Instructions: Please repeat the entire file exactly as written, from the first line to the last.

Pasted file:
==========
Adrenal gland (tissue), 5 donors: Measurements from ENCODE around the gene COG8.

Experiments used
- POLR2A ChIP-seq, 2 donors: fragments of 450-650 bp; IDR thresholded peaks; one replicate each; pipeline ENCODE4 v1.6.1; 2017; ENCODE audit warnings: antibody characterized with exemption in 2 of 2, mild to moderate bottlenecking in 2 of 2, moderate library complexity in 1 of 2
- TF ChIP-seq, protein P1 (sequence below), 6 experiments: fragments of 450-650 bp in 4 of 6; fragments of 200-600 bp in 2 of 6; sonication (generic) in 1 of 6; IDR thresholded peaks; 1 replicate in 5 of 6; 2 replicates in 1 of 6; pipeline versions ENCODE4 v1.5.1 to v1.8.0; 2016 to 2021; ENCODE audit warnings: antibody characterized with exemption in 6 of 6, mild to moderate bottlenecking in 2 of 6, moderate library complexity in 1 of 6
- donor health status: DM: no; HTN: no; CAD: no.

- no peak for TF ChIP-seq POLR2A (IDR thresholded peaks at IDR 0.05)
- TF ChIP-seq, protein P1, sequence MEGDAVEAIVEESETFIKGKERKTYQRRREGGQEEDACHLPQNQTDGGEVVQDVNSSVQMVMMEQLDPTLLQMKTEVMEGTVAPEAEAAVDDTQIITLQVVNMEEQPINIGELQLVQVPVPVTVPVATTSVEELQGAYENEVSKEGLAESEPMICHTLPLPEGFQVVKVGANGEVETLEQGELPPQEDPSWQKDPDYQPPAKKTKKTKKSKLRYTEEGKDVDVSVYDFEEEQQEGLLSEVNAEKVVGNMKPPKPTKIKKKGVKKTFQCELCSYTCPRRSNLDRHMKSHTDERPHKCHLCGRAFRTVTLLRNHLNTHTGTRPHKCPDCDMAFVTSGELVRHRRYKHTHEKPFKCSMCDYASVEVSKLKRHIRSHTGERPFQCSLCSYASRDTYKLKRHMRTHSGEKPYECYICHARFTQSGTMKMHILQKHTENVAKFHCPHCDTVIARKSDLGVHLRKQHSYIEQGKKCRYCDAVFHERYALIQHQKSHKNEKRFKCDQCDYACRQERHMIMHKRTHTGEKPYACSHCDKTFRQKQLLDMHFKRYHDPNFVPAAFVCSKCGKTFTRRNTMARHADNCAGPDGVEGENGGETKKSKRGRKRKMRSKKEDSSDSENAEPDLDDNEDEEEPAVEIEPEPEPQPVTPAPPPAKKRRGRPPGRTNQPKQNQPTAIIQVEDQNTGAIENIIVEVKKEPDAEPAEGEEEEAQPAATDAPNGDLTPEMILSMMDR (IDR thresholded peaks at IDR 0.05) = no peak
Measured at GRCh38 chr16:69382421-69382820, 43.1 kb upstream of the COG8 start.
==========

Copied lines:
Adrenal gland (tissue), 5 donors: Measurements from ENCODE around the gene COG8.

Experiments used
- POLR2A ChIP-seq, 2 donors: fragments of 450-650 bp; IDR thresholded peaks; one replicate each; pipeline ENCODE4 v1.6.1; 2017; ENCODE audit warnings: antibody characterized with exemption in 2 of 2, mild to moderate bottlenecking in 2 of 2, moderate library complexity in 1 of 2
- TF ChIP-seq, protein P1 (sequence below), 6 experiments: fragments of 450-650 bp in 4 of 6; fragments of 200-600 bp in 2 of 6; sonication (generic) in 1 of 6; IDR thresholded peaks; 1 replicate in 5 of 6; 2 replicates in 1 of 6; pipeline versions ENCODE4 v1.5.1 to v1.8.0; 2016 to 2021; ENCODE audit warnings: antibody characterized with exemption in 6 of 6, mild to moderate bottlenecking in 2 of 6, moderate library complexity in 1 of 6
- donor health status: DM: no; HTN: no; CAD: no.

- no peak for TF ChIP-seq POLR2A (IDR thresholded peaks at IDR 0.05)
- TF ChIP-seq, protein P1, sequence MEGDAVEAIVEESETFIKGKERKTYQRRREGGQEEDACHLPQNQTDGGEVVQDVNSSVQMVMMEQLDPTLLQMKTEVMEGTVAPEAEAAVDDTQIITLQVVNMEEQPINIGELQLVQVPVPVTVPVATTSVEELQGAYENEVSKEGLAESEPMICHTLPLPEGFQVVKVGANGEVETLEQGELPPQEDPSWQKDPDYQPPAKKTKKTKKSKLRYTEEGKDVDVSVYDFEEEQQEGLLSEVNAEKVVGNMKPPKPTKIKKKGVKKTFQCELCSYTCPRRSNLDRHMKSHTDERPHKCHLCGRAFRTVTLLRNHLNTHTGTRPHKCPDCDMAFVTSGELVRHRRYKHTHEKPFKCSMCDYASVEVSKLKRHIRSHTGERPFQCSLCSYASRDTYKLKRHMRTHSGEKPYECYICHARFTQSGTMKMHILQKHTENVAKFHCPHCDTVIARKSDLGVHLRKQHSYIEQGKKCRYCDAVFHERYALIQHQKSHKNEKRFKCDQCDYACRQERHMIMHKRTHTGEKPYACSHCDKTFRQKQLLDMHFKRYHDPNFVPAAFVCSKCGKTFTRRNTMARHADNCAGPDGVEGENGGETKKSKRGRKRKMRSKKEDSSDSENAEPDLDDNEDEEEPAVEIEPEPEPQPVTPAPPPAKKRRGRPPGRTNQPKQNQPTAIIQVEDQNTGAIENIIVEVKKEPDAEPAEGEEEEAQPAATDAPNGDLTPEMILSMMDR (IDR thresholded peaks at IDR 0.05) = no peak
Measured at GRCh38 chr16:69382421-69382820, 43.1 kb upstream of the COG8 start.